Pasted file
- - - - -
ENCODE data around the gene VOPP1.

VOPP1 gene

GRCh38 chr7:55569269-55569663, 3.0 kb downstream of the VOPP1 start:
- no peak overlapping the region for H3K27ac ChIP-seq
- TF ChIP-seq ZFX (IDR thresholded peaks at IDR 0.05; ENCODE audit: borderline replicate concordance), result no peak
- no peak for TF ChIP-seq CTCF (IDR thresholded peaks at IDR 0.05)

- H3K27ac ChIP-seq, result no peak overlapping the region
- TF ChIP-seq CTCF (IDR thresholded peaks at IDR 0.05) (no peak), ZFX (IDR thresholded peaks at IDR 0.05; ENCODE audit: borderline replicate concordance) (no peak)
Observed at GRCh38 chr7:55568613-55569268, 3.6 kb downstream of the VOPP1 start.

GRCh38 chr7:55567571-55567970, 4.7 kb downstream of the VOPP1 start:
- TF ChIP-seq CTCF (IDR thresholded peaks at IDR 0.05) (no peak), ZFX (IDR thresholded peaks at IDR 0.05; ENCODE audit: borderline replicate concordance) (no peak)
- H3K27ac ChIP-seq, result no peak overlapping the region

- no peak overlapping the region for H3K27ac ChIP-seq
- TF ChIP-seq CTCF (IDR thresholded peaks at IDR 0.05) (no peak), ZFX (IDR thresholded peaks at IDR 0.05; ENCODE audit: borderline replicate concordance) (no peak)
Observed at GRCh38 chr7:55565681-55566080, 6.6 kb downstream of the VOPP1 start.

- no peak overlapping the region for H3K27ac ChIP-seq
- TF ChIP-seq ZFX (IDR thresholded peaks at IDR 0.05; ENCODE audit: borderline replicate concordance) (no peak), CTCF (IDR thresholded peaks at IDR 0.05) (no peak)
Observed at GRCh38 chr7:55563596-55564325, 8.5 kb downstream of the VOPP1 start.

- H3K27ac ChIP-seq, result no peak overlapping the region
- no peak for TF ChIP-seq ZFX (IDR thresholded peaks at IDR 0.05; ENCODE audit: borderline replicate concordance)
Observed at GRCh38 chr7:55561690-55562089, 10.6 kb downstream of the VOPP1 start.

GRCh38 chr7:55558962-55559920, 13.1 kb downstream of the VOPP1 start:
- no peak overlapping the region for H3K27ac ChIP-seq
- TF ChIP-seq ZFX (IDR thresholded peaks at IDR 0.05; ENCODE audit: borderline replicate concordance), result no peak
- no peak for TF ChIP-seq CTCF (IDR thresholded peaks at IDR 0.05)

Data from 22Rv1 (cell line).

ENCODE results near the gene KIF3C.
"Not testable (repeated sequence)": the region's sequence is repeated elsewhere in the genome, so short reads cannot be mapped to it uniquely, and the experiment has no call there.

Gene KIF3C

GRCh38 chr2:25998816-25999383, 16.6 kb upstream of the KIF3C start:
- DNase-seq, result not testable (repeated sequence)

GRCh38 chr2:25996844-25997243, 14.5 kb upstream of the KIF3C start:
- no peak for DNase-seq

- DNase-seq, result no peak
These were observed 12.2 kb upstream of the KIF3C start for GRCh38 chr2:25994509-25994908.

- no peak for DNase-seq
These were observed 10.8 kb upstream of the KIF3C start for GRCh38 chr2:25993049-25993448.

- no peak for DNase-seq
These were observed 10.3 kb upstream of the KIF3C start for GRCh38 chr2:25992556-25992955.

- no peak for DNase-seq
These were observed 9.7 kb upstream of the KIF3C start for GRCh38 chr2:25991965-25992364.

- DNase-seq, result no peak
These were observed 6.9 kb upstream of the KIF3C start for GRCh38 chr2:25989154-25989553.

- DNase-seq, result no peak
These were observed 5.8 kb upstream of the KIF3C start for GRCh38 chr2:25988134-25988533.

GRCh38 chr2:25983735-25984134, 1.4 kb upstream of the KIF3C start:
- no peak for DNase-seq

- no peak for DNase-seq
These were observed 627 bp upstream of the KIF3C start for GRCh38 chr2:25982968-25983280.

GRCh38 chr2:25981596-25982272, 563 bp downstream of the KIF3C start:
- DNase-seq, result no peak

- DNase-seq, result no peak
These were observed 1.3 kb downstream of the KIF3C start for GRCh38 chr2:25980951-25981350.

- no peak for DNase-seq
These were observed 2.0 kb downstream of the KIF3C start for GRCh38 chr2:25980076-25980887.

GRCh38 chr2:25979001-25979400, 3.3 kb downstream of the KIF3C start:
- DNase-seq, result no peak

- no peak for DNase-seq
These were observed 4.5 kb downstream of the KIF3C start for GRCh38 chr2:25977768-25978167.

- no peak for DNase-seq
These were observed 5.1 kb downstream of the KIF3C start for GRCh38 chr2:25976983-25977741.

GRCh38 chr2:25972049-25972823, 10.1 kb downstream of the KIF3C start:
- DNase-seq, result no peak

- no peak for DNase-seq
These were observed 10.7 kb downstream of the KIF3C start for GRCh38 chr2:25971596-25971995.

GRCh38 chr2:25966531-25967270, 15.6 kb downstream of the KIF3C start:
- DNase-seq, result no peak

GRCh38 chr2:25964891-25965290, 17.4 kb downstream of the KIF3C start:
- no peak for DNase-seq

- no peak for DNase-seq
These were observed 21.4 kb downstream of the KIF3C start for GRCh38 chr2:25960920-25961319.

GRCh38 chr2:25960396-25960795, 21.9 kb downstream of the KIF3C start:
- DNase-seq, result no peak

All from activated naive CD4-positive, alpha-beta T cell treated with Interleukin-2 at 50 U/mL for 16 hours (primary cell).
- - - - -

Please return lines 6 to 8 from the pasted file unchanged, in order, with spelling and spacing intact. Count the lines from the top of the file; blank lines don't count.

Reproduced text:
- no peak for TF ChIP-seq CTCF (IDR thresholded peaks at IDR 0.05)

- H3K27ac ChIP-seq, result no peak overlapping the region
- TF ChIP-seq CTCF (IDR thresholded peaks at IDR 0.05) (no peak), ZFX (IDR thresholded peaks at IDR 0.05; ENCODE audit: borderline replicate concordance) (no peak)